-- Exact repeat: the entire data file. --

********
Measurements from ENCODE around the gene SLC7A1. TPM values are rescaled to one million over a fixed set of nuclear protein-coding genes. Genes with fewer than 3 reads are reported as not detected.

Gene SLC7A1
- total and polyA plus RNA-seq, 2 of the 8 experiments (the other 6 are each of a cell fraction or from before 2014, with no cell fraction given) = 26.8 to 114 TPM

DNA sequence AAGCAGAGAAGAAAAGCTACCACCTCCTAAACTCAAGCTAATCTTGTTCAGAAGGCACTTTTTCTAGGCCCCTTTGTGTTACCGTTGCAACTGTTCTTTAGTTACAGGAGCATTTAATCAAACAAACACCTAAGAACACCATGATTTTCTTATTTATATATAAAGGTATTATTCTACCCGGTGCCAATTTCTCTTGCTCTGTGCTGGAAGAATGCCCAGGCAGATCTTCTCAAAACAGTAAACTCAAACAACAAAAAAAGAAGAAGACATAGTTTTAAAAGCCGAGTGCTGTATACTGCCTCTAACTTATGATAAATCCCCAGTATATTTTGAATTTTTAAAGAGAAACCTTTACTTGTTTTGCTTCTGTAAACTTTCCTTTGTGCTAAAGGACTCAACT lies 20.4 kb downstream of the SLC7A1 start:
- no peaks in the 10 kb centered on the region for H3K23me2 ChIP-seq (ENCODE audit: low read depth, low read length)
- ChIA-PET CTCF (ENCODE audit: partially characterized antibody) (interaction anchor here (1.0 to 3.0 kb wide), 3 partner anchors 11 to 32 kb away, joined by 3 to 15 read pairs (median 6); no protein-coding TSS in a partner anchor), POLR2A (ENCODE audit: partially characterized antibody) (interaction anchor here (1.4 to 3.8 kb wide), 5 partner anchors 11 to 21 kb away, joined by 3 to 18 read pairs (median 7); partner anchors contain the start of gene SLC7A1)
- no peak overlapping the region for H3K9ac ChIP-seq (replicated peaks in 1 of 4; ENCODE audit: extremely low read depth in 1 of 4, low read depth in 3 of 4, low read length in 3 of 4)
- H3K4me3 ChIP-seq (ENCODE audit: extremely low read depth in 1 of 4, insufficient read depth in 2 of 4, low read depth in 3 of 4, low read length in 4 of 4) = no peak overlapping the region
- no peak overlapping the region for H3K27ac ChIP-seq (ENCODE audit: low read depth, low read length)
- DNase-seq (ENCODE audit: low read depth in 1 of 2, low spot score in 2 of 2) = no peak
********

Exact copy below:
Measurements from ENCODE around the gene SLC7A1. TPM values are rescaled to one million over a fixed set of nuclear protein-coding genes. Genes with fewer than 3 reads are reported as not detected.

Gene SLC7A1
- total and polyA plus RNA-seq, 2 of the 8 experiments (the other 6 are each of a cell fraction or from before 2014, with no cell fraction given) = 26.8 to 114 TPM

DNA sequence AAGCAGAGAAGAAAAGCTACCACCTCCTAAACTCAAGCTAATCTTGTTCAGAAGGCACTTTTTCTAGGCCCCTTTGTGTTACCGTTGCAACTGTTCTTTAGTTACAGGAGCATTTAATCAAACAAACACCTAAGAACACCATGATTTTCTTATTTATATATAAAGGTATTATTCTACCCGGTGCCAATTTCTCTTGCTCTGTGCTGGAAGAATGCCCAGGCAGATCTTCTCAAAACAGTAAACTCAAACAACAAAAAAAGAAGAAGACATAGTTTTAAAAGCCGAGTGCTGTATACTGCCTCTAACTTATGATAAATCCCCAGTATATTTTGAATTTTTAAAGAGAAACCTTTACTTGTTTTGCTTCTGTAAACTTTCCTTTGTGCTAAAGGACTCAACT lies 20.4 kb downstream of the SLC7A1 start:
- no peaks in the 10 kb centered on the region for H3K23me2 ChIP-seq (ENCODE audit: low read depth, low read length)
- ChIA-PET CTCF (ENCODE audit: partially characterized antibody) (interaction anchor here (1.0 to 3.0 kb wide), 3 partner anchors 11 to 32 kb away, joined by 3 to 15 read pairs (median 6); no protein-coding TSS in a partner anchor), POLR2A (ENCODE audit: partially characterized antibody) (interaction anchor here (1.4 to 3.8 kb wide), 5 partner anchors 11 to 21 kb away, joined by 3 to 18 read pairs (median 7); partner anchors contain the start of gene SLC7A1)
- no peak overlapping the region for H3K9ac ChIP-seq (replicated peaks in 1 of 4; ENCODE audit: extremely low read depth in 1 of 4, low read depth in 3 of 4, low read length in 3 of 4)
- H3K4me3 ChIP-seq (ENCODE audit: extremely low read depth in 1 of 4, insufficient read depth in 2 of 4, low read depth in 3 of 4, low read length in 4 of 4) = no peak overlapping the region
- no peak overlapping the region for H3K27ac ChIP-seq (ENCODE audit: low read depth, low read length)
- DNase-seq (ENCODE audit: low read depth in 1 of 2, low spot score in 2 of 2) = no peak